Process Literacy

In discussing the difference between automation and artificial intelligence, I stressed how federal employees not only need to have data-literacy but, also be process literate. In my past career as an information technology project manager and developer, I have seen the costs of automating a badly designed process. The bulk of my work as an information technology developer ensured I had an optimal model of the process so the computer program would the most effective and efficient it could be. As federal employees transition from working in processes to designing and managing processes, they need to become more effective designers of business processes. Federal workers also need to be good stewards of artificial intelligence systems because of the danger of unethical algorithms. One example is Google Translate’s sexism in translating certain words.

Government Jobs of the Future

Deloitte’s Center for Government Insights recently released a report envisioning the possible government of jobs in 2025. The report’s authors see three significant shifts driving the government jobs of the future:

  • Employees will be the center of the work with an emphasis on the continual development of the government employee.
  • Improving the employees’ decisionmaking with artificial intelligence-powered automation systems.
  • Learning in the flow of work where employees will receive training “just in time” to complete tasks.

Of particular interest is the future government job of “talent cloud coordinator.” The talent cloud coordinator manages the government workforce (“the Talent Cloud”) by deciding where to best deploy government employees for the maximum utilization of skills, knowledge and abilities. The talent cloud coordinator’s decisions are augmented by artificial intelligence systems while transactional tasks are handled by automated systems. The talent cloud coordinator also uses artificial intelligence systems to help in best developing government employees.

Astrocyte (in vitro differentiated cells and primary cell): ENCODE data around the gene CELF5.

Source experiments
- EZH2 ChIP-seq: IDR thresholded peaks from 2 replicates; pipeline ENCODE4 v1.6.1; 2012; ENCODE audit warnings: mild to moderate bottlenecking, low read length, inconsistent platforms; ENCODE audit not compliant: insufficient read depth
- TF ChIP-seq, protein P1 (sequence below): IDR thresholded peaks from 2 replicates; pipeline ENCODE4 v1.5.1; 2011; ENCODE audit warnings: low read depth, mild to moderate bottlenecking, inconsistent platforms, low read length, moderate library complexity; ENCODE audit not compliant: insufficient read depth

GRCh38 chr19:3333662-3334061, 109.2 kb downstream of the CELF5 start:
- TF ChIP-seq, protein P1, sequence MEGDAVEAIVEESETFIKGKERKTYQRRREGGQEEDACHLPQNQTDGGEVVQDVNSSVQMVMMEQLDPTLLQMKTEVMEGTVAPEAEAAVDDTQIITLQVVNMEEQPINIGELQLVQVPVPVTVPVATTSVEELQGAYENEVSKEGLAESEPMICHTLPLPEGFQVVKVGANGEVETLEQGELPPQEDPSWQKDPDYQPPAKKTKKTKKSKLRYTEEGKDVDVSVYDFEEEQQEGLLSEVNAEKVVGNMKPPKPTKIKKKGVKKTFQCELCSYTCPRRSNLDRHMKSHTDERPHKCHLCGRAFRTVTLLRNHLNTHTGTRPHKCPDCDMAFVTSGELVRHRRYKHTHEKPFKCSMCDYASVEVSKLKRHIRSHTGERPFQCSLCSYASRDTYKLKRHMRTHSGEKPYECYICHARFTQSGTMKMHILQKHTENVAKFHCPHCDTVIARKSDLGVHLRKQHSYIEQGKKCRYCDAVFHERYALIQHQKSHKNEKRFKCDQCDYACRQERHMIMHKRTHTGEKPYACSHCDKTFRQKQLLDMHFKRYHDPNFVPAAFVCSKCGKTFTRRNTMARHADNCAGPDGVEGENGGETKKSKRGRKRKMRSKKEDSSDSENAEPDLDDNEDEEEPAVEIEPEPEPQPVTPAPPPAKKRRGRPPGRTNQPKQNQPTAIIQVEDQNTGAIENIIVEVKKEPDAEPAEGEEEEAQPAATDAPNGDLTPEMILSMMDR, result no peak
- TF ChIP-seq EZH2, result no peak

Artificial intelligence and automation have great potential to transform the government workforce. However, the greatest strength is in human talent for designing and managing the processes that run the government.


Author: Bill Brantley teaches at the University of Louisville. He also works as a Federal employee for the U.S. Patent and Trademark Office. All opinions are his own and do not reflect the opinions of his employers. You can reach him at http://billbrantley.com.

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The American Society for Public Administration is the largest and most prominent professional association for public administration. It is dedicated to advancing the art, science, teaching and practice of public and non-profit administration.